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Me vs/ the World

Me vs. the World

A Norwegian novelist Knut Hamsun wrote a famous novel entitled ‘Hunger’. Set in the old Christiania, now called Oslo, it’s an autobiographical account which explores the relationship of outer or physical needs and the inner or psychological state of a human being. I have read this excellent piece of literature several times and have always been fascinated how craft-fully the reader is lead to share the writer’s experience in being observant of his hunger to the effects this hunger causes on his psyche.

Forgot to mention that this was the book that won Hamsun his Nobel Prize and is definitely a work worth reading.

Anyway, the human mind works at its best only when it feels completely secure. And of course, man has been longing for this security through every kind of action. From creating myths and beliefs to forming philosophical and political structures; from fighting and quarrelling for individual or so called ‘national’ interests; from trying to look into the clinical side of the brain or inventing techniques to quiet its inner chattering through yogic exercises, meditation, etc.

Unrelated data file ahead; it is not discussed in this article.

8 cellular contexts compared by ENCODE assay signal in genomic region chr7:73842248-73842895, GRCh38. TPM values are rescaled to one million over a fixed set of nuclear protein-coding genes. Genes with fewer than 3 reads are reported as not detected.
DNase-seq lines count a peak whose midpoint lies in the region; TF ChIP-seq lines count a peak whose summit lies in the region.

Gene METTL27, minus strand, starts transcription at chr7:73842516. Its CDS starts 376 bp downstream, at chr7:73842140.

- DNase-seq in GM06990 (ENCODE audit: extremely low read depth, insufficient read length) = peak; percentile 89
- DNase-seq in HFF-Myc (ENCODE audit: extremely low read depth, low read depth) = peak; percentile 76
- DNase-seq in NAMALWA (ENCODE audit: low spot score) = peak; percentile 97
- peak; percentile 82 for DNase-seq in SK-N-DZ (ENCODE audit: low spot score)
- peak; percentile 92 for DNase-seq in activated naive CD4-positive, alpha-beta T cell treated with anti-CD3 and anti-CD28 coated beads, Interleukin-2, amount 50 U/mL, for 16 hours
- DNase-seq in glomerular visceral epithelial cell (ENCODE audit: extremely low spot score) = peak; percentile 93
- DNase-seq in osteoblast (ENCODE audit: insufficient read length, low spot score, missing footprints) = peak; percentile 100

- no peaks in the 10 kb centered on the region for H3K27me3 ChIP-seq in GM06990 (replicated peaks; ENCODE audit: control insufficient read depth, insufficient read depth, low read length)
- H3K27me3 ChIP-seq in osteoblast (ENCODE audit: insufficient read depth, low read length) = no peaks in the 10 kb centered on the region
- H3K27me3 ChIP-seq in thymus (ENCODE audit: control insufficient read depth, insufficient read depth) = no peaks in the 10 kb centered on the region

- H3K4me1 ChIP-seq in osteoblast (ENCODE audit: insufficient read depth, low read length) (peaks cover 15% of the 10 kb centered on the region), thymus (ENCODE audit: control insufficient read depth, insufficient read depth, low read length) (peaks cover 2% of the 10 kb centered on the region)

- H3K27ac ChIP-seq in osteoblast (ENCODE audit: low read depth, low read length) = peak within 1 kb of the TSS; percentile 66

But it is obvious that in this pursuit the human consciousness has only become more and more disturbed. Asking for more stimulation which has then resulted in the never-ending methods of entertainment in our times. Much more worrying is the fact that while the overall situation of humanity is deteriorating with each passing moment, we are all caught up in the illusion of protecting our individual interests; as persons, races or nations. In the far louder cries of ‘me, me, me’ the voices of ‘us’ and ‘we’ are becoming less and less audible.

This is what is considered to be 'normal living'.

The question must be pondered with deep seriousness: Are we aware of the fact that we are perpetuating this ‘culture of noise’ which is bringing about disharmony and shattering divisions in our own inner beings?

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